Now let’s tidy up the XSLT that SP Designer generates and remove any SharePoint-specific HTML as-needed. Switch to code view and find the <XSL> tag inside the DVWP. Right-click on the tag and select “Select Tag” to highlight the entire XSL style sheet. Now press Shift + Tab repeatedly until all of the indentations are gone from the XSLT.

Select Tag

Right-click on the <XSL> tag and choose "Select Tag" to highlight the entire XSL style sheet.

We’re going to be working with the XSL templates quite a bit, so first find each <xsl:template>…</xsl:template> and add an extra blank line before and after each template (i.e. add a blank line before <xsl:template> and after </xsl:template>). I also prefer to re-indent the XSL templates by hand to show nested elements better (use the Tab key, not the Spacebar) so my XSL style sheet looks something like this:

<XSL>
<xsl:stylesheet xmlns:x="http://www.w3.org/2001/XMLSchema" xmlns:d="http://schemas.microsoft.com/sharepoint/dsp" version="1.0" exclude-result-prefixes="xsl msxsl ddwrt" xmlns:ddwrt="http://schemas.microsoft.com/WebParts/v2/DataView/runtime" xmlns:asp="http://schemas.microsoft.com/ASPNET/20" xmlns:__designer="http://schemas.microsoft.com/WebParts/v2/DataView/designer" xmlns:xsl="http://www.w3.org/1999/XSL/Transform" xmlns:msxsl="urn:schemas-microsoft-com:xslt" xmlns:SharePoint="Microsoft.SharePoint.WebControls" xmlns:ddwrt2="urn:frontpage:internal">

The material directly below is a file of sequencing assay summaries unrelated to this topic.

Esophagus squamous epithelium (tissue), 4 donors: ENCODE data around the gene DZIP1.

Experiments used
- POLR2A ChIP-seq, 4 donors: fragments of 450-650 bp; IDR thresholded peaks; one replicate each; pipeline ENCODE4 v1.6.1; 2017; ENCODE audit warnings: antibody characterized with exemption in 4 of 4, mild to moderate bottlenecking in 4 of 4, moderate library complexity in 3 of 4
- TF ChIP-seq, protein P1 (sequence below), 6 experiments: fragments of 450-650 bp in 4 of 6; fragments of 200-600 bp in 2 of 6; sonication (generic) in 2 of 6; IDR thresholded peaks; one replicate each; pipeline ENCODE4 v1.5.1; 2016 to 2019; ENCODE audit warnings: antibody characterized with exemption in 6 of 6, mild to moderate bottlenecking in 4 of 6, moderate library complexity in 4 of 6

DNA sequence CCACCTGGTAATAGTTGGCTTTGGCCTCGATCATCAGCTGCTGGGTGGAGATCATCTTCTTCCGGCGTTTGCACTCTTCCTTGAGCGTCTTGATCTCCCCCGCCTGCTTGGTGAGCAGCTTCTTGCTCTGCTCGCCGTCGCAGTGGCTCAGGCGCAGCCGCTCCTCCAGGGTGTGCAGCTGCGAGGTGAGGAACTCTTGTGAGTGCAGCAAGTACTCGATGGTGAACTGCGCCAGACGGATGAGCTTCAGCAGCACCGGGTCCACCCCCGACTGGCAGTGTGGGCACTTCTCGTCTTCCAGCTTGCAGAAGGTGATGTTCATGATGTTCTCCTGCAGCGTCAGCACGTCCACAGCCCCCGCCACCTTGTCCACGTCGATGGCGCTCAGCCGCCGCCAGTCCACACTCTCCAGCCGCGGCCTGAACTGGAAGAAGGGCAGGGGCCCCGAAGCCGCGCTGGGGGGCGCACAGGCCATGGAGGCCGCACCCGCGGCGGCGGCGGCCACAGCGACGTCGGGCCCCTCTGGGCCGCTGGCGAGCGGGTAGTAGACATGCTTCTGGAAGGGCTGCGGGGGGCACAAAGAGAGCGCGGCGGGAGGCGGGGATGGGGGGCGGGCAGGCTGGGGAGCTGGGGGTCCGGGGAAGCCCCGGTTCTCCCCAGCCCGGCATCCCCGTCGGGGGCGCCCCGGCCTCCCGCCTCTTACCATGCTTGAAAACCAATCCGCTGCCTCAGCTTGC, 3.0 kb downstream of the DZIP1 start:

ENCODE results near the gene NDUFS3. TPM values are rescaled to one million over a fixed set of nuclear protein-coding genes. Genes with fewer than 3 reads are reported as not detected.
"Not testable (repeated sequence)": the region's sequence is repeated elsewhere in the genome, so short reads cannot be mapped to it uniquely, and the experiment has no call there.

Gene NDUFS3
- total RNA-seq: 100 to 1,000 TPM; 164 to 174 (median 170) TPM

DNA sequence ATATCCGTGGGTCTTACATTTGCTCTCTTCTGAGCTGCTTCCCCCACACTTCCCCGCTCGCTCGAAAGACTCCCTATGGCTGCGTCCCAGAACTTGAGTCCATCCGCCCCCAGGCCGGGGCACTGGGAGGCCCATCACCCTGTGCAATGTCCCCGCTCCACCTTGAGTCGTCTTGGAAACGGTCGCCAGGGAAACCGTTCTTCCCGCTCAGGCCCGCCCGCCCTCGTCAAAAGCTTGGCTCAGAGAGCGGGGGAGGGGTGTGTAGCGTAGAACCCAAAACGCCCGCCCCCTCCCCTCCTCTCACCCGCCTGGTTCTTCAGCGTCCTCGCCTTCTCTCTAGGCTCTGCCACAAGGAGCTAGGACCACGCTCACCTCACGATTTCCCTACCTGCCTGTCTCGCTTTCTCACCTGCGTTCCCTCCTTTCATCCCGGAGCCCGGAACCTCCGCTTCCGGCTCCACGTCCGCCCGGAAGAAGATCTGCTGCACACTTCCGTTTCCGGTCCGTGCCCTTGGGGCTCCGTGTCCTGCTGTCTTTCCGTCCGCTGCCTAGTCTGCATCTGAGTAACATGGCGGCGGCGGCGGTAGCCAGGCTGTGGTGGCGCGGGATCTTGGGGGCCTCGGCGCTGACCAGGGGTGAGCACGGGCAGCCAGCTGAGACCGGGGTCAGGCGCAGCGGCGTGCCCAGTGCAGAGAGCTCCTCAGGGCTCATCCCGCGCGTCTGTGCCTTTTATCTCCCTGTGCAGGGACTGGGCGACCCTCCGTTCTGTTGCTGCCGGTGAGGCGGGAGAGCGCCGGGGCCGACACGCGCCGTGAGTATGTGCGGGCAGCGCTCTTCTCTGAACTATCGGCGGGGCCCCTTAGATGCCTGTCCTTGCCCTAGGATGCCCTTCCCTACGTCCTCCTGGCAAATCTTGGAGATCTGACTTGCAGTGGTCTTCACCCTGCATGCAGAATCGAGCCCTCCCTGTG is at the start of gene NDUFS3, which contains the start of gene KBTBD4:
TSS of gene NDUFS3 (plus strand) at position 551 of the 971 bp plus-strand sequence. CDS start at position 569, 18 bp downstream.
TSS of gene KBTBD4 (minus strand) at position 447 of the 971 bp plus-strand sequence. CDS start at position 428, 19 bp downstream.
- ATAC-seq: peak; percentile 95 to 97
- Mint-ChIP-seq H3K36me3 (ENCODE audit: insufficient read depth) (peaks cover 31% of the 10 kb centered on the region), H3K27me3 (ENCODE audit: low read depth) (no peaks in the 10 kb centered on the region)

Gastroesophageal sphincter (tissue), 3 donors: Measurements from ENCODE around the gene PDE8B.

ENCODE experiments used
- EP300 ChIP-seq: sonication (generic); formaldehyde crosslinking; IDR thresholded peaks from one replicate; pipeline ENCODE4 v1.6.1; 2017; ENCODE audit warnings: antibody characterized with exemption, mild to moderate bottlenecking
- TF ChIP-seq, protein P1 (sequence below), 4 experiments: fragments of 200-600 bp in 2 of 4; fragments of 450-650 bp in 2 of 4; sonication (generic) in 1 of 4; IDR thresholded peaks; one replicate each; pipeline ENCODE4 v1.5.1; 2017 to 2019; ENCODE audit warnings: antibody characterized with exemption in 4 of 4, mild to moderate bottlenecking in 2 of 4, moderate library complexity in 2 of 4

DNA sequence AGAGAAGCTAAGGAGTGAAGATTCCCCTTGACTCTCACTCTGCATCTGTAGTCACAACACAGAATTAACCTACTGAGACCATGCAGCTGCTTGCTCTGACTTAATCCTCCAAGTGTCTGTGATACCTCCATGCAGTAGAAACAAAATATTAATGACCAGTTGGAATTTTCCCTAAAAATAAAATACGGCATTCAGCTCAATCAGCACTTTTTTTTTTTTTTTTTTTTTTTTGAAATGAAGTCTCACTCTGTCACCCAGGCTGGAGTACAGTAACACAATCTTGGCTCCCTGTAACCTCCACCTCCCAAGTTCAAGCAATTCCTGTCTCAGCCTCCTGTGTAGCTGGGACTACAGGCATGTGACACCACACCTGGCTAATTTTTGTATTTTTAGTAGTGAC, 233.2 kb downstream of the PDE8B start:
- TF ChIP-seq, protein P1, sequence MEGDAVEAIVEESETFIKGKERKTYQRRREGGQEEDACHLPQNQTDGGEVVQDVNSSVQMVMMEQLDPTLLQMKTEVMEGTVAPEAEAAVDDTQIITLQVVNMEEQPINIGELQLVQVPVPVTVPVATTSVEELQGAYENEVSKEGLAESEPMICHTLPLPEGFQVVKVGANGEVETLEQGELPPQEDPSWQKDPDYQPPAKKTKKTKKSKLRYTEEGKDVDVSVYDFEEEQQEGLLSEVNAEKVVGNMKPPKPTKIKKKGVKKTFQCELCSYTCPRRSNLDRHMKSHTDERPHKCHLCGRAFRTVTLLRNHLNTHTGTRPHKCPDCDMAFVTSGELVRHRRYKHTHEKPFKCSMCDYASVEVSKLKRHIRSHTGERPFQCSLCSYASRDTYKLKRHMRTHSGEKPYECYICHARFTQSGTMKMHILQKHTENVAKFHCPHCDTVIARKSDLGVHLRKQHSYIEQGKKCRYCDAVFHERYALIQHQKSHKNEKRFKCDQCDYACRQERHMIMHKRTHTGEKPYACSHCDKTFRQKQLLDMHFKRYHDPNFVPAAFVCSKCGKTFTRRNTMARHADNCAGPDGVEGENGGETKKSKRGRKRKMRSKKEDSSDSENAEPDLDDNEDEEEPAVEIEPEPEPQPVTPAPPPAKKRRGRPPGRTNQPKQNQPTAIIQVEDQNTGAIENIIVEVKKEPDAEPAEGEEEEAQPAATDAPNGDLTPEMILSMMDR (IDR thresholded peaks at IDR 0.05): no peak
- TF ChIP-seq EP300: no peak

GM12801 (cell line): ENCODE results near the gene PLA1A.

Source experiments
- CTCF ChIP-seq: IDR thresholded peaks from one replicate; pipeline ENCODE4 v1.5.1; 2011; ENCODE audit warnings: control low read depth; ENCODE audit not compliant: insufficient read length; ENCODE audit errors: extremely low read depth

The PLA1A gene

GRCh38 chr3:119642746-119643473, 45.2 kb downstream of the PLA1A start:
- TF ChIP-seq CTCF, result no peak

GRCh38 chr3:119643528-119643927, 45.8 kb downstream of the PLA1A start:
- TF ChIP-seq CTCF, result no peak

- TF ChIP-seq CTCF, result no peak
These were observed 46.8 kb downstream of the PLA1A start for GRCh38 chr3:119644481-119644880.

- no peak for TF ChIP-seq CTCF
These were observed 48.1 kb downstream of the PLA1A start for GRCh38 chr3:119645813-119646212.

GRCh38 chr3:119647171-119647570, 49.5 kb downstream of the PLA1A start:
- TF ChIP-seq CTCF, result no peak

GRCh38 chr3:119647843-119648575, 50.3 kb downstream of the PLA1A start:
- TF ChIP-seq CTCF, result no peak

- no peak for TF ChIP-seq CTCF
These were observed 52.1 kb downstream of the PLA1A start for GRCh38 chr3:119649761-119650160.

<xsl:output method="html" indent="no"/>
<xsl:decimal-format NaN=""/>
<xsl:param name="dvt_apos">'</xsl:param>
<xsl:variable name="dvt_1_automode">0</xsl:variable>

<xsl:template match="/" xmlns:x="http://www.w3.org/2001/XMLSchema" xmlns:d="http://schemas.microsoft.com/sharepoint/dsp" xmlns:asp="http://schemas.microsoft.com/ASPNET/20" xmlns:__designer="http://schemas.microsoft.com/WebParts/v2/DataView/designer" xmlns:SharePoint="Microsoft.SharePoint.WebControls">
	<xsl:call-template name="dvt_1"/>
</xsl:template>

<xsl:template name="dvt_1">
	<xsl:variable name="dvt_StyleName">BulTitl</xsl:variable>
	<xsl:variable name="Rows" select="/dsQueryResponse/Rows/Row" />
	<ul>
		<xsl:call-template name="dvt_1.body">
			<xsl:with-param name="Rows" select="$Rows" />
		</xsl:call-template>
	</ul>
</xsl:template>

<xsl:template name="dvt_1.body">
	<xsl:param name="Rows" />
	<xsl:for-each select="$Rows">
		<xsl:call-template name="dvt_1.rowview" />
	</xsl:for-each>
</xsl:template>

<xsl:template name="dvt_1.rowview">
	<li class="ms-vb">
		<xsl:value-of select="@Title" />
		<xsl:if test="$dvt_1_automode = '1'" ddwrt:cf_ignore="1">
			<br /><span ddwrt:amkeyfield="ID" ddwrt:amkeyvalue="ddwrt:EscapeDelims(string(@ID))" ddwrt:ammode="view" />
		</xsl:if>
	</li>
</xsl:template>

</xsl:stylesheet>
</XSL>

Now we can see the code a bit easier. Look for <ul> and change it to <ul id="orgchart">, then find <li class="ms-vb"> in the “dvt_1.rowview” template and remove the class attribute so it’s just <li>. This would be a good time to save the page now that we’ve gone to the trouble of reformatting the code and removing the SharePoint-specific class from the XSLT.

Parameters

I set up my org chart so that it uses two URL query string parameters. The first is “TopLevel” to determine which person to start the org chart with. For example, if the URL were OrgChart.aspx?TopLevel=Josh%20McCarty then the org chart would start with me at the top. This makes the XSLT re-usable to show team-specific charts (by using a team manager as the “TopLevel”) or department-wide charts (by using the Director/VP/etc. of the department as the “TopLevel”). To create this parameter, switch back to design view and open the Common Data View Tasks menu, then click on “Parameters…”